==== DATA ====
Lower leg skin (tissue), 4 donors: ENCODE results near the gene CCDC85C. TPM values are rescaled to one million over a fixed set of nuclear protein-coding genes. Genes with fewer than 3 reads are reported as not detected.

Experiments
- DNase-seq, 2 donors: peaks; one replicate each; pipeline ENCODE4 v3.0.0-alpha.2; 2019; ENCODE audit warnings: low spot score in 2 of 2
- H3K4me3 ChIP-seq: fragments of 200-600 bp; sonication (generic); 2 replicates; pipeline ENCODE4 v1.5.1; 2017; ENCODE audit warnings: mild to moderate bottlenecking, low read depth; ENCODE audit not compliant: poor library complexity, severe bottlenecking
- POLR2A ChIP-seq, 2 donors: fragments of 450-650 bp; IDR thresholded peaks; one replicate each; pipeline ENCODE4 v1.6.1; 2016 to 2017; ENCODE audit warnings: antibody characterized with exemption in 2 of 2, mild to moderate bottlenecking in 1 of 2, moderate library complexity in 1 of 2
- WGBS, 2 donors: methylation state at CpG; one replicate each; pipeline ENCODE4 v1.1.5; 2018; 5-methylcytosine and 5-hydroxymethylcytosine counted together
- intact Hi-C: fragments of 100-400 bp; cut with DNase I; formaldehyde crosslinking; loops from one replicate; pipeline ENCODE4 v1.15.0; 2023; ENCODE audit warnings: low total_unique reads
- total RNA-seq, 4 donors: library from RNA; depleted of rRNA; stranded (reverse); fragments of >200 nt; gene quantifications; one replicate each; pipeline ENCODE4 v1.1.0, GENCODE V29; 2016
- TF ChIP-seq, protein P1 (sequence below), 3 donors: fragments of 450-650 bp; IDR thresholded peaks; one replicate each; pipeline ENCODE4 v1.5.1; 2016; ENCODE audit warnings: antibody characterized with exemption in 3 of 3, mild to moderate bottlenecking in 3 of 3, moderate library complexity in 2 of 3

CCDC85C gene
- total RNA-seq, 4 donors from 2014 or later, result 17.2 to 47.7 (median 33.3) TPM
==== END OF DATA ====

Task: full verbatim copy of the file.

Lower leg skin (tissue), 4 donors: ENCODE results near the gene CCDC85C. TPM values are rescaled to one million over a fixed set of nuclear protein-coding genes. Genes with fewer than 3 reads are reported as not detected.

Experiments
- DNase-seq, 2 donors: peaks; one replicate each; pipeline ENCODE4 v3.0.0-alpha.2; 2019; ENCODE audit warnings: low spot score in 2 of 2
- H3K4me3 ChIP-seq: fragments of 200-600 bp; sonication (generic); 2 replicates; pipeline ENCODE4 v1.5.1; 2017; ENCODE audit warnings: mild to moderate bottlenecking, low read depth; ENCODE audit not compliant: poor library complexity, severe bottlenecking
- POLR2A ChIP-seq, 2 donors: fragments of 450-650 bp; IDR thresholded peaks; one replicate each; pipeline ENCODE4 v1.6.1; 2016 to 2017; ENCODE audit warnings: antibody characterized with exemption in 2 of 2, mild to moderate bottlenecking in 1 of 2, moderate library complexity in 1 of 2
- WGBS, 2 donors: methylation state at CpG; one replicate each; pipeline ENCODE4 v1.1.5; 2018; 5-methylcytosine and 5-hydroxymethylcytosine counted together
- intact Hi-C: fragments of 100-400 bp; cut with DNase I; formaldehyde crosslinking; loops from one replicate; pipeline ENCODE4 v1.15.0; 2023; ENCODE audit warnings: low total_unique reads
- total RNA-seq, 4 donors: library from RNA; depleted of rRNA; stranded (reverse); fragments of >200 nt; gene quantifications; one replicate each; pipeline ENCODE4 v1.1.0, GENCODE V29; 2016
- TF ChIP-seq, protein P1 (sequence below), 3 donors: fragments of 450-650 bp; IDR thresholded peaks; one replicate each; pipeline ENCODE4 v1.5.1; 2016; ENCODE audit warnings: antibody characterized with exemption in 3 of 3, mild to moderate bottlenecking in 3 of 3, moderate library complexity in 2 of 3

CCDC85C gene
- total RNA-seq, 4 donors from 2014 or later, result 17.2 to 47.7 (median 33.3) TPM